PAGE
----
An anniversary marked by large audiences and conviviality
As the Festival celebrated its first decade, we were delighted by the enthusiasm of an packed house on the opening night. The hallmarks of the Festival – a convivial atmosphere and the warmth of the welcome – were once again to the fore.
A meeting of audience and archaeologists
The Festival is also an opportunity for proposing a meeting between the audience and the archaeologists; we should like to make it clear that archaeology is above all a question of men and women dealing with concrete realities. Such meetings contribute an invaluable human dimension to the situation and it is an honour to be able to welcome Gilbert Kaenel, Philippe Bridel and Jean Clottes, three eminent researchers active in very different areas: the proto-history of Western Europe, Egyptian monasticism in the early centuries of Christianity and prehistoric rock art. It is clear both from their presentations and through the medium of a number of films that it is people rather than institutions who take on responsibility for archaeology, even if an institutional context is naturally required for its practice. Archaeology is far from protected from the turmoil and vicissitudes of ordinary life; it may be the object of different types of appropriation, and reflect in its own way the preoccupations and forms of operation of today’s societies.
Programme and directors
Film quality has improved considerably in the course of ten years. The television channels, which are increasingly prepared to programme archaeological films, certainly contribute to this progress and enable us to ensure a high-quality programme throughout the week. For the first time we have had a sufficient number of films on local archaeology to be able to propose setting aside a whole evening for them; this proved extremely popular with the audience. Ever increasing numbers of directors of both sexes are getting to know about the Festival and are coming to Nyon to present their films and make useful contacts. In 2009 they were from France, Italy, Germany, Belgium, Israel and Spain.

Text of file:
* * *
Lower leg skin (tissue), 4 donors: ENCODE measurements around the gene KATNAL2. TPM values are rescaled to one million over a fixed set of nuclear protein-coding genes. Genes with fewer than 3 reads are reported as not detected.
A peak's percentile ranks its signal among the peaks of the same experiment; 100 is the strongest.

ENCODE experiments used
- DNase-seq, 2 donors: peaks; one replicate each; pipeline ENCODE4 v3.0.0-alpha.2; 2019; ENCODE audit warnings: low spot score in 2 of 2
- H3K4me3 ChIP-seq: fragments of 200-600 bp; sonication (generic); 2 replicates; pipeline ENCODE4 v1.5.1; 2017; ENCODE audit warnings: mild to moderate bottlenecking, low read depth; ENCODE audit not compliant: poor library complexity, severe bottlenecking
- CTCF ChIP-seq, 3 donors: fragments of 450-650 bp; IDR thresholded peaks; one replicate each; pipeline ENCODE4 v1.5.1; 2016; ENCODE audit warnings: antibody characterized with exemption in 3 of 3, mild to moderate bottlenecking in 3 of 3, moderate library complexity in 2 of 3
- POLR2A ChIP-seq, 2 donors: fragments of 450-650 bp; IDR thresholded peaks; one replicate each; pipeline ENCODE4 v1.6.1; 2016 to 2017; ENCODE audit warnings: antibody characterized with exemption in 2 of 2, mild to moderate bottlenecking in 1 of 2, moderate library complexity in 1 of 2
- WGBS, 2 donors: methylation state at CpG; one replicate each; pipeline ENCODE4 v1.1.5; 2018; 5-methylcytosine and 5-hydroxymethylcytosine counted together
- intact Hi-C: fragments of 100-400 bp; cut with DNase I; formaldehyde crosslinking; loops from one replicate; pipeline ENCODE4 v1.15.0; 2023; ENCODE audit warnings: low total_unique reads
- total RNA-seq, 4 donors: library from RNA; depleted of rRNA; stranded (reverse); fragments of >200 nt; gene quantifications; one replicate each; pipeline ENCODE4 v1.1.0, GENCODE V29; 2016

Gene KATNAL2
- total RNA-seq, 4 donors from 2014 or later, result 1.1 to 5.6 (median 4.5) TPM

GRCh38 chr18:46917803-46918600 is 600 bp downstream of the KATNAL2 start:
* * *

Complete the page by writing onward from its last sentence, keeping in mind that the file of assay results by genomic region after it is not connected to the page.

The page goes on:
The prize list
The prize list reflects greater empathy on the part of the jury for creations that express the involvement of archaeology in the ups and downs of daily life and questions that go beyond its strict practice, rather than films that highlight the more spectacular results of archaeological research. This was clearly the case in the three awards: “Le mystère de l’homme de Florès” (The mystery of Flores man), “Les fouilles de la discorde” (Dissension at the dig) and “Oublier le passé” (Forget the past).
- Jean Terrier, cantonal archaeologist, Geneva
- Tahar Ben Redjeb, research officer, DRAC Picardy (regional archaeological service), Amiens, France
- Marie-Laure Widmer-Baggiolini, producer, Temps Présent, Télévision suisse romande, Geneva
- Jean-Luc Bouvret, film-director, Paris, France
- Corinne Martin, director’s assistant, Fonction cinéma, Geneva